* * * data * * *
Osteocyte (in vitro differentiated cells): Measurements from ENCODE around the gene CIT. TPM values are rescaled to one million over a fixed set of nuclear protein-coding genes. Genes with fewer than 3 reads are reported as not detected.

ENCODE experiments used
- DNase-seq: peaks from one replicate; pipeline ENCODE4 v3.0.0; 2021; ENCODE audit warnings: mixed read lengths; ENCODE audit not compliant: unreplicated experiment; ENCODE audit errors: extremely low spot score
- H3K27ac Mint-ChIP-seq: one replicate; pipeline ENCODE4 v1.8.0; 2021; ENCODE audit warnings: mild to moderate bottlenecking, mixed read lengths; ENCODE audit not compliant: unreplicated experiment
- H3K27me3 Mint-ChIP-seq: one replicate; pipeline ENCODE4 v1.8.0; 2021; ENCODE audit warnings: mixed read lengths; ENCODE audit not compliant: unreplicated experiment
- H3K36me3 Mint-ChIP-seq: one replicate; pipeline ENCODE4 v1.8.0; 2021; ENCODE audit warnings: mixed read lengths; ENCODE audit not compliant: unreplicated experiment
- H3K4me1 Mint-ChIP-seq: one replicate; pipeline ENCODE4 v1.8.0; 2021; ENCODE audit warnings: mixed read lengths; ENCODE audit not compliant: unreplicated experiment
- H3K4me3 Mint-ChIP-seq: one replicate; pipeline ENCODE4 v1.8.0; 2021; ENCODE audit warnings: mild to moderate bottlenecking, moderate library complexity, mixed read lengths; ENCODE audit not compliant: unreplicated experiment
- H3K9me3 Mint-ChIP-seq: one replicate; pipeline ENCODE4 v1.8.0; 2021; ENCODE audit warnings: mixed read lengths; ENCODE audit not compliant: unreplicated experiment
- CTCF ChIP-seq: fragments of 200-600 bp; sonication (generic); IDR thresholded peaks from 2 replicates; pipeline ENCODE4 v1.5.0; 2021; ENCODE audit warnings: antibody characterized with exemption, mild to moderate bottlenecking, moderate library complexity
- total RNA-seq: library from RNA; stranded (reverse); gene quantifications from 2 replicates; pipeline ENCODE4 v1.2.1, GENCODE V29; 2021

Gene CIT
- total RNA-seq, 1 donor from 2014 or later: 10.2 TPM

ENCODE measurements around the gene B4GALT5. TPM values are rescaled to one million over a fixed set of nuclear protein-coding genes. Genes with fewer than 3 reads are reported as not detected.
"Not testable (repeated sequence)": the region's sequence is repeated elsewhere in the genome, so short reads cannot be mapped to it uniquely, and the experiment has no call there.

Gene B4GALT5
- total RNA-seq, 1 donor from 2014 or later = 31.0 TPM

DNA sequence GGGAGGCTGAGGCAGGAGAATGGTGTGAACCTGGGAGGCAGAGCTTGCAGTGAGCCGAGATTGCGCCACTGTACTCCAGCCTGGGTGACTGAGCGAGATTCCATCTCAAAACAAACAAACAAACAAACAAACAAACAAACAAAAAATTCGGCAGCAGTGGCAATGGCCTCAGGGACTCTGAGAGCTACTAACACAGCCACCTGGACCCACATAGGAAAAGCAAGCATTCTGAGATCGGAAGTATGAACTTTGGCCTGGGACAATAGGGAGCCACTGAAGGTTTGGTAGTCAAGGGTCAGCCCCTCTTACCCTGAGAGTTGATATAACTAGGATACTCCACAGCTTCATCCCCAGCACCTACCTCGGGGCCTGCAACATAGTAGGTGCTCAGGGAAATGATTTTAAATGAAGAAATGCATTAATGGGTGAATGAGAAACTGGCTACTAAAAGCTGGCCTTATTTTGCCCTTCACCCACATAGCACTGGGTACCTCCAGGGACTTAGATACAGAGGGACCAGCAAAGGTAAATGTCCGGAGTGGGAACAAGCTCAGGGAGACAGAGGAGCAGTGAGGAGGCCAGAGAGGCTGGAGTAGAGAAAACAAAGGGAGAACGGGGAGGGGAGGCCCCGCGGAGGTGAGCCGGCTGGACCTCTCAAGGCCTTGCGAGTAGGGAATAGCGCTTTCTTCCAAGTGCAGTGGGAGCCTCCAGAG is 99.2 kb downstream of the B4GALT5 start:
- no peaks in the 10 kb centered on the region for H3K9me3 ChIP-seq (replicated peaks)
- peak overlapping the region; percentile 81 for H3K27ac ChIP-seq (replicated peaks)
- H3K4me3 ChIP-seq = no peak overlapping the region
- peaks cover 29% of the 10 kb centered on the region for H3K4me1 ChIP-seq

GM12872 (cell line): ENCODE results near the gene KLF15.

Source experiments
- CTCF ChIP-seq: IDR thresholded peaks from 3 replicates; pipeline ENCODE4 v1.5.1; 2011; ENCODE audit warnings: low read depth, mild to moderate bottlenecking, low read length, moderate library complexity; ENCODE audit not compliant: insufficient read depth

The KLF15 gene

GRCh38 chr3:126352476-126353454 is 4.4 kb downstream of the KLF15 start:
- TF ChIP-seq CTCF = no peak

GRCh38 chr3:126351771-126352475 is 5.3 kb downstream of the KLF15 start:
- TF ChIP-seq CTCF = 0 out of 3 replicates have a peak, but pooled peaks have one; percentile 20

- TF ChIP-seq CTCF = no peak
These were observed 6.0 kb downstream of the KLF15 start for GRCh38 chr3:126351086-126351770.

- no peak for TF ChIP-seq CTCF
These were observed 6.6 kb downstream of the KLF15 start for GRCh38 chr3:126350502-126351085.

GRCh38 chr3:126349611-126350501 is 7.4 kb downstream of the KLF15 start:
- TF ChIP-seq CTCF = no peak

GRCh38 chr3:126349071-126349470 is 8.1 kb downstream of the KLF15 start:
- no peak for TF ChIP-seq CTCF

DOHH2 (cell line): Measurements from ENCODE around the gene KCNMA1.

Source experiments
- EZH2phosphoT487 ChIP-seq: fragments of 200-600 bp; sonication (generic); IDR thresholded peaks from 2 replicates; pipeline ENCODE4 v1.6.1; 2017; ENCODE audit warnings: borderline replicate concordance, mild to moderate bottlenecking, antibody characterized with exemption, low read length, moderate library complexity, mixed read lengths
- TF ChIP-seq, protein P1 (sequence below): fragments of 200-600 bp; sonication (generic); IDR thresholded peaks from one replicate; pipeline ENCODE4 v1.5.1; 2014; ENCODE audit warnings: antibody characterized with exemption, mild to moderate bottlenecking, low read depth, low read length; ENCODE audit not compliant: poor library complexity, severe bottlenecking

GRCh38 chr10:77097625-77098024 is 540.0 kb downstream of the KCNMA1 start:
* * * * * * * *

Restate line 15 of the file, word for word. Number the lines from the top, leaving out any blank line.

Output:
"Not testable (repeated sequence)": the region's sequence is repeated elsewhere in the genome, so short reads cannot be mapped to it uniquely, and the experiment has no call there.